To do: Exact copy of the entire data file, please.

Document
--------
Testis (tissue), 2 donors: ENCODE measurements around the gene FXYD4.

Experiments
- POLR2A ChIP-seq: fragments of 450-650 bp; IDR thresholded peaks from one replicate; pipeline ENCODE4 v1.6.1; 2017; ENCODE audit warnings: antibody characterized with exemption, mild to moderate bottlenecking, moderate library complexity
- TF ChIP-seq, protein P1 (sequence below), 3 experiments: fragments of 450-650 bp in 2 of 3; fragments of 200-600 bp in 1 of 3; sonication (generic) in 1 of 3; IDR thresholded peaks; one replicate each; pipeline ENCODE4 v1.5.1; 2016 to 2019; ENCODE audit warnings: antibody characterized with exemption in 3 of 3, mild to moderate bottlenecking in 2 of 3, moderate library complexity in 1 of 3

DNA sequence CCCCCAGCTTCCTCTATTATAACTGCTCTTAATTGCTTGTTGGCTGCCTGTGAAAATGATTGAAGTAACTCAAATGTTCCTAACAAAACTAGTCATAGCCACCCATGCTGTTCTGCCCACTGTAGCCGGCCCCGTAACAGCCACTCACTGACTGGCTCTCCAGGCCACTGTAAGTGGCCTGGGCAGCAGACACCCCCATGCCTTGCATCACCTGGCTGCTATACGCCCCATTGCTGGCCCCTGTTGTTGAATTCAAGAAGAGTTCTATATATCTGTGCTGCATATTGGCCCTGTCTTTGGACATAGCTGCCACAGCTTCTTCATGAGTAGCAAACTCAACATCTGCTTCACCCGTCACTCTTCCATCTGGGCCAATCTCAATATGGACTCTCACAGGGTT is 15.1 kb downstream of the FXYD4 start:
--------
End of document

Testis (tissue), 2 donors: ENCODE measurements around the gene FXYD4.

Experiments
- POLR2A ChIP-seq: fragments of 450-650 bp; IDR thresholded peaks from one replicate; pipeline ENCODE4 v1.6.1; 2017; ENCODE audit warnings: antibody characterized with exemption, mild to moderate bottlenecking, moderate library complexity
- TF ChIP-seq, protein P1 (sequence below), 3 experiments: fragments of 450-650 bp in 2 of 3; fragments of 200-600 bp in 1 of 3; sonication (generic) in 1 of 3; IDR thresholded peaks; one replicate each; pipeline ENCODE4 v1.5.1; 2016 to 2019; ENCODE audit warnings: antibody characterized with exemption in 3 of 3, mild to moderate bottlenecking in 2 of 3, moderate library complexity in 1 of 3

DNA sequence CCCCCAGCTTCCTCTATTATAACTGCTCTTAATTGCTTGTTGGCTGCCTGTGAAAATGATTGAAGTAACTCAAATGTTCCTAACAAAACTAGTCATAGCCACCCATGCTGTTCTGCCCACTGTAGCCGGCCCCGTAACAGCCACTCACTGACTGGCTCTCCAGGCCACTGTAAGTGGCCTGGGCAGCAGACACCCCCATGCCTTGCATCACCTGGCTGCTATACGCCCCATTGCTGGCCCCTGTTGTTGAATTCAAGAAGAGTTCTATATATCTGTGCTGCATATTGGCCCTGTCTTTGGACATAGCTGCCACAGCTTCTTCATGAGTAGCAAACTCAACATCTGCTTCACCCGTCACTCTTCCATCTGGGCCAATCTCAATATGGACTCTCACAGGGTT is 15.1 kb downstream of the FXYD4 start: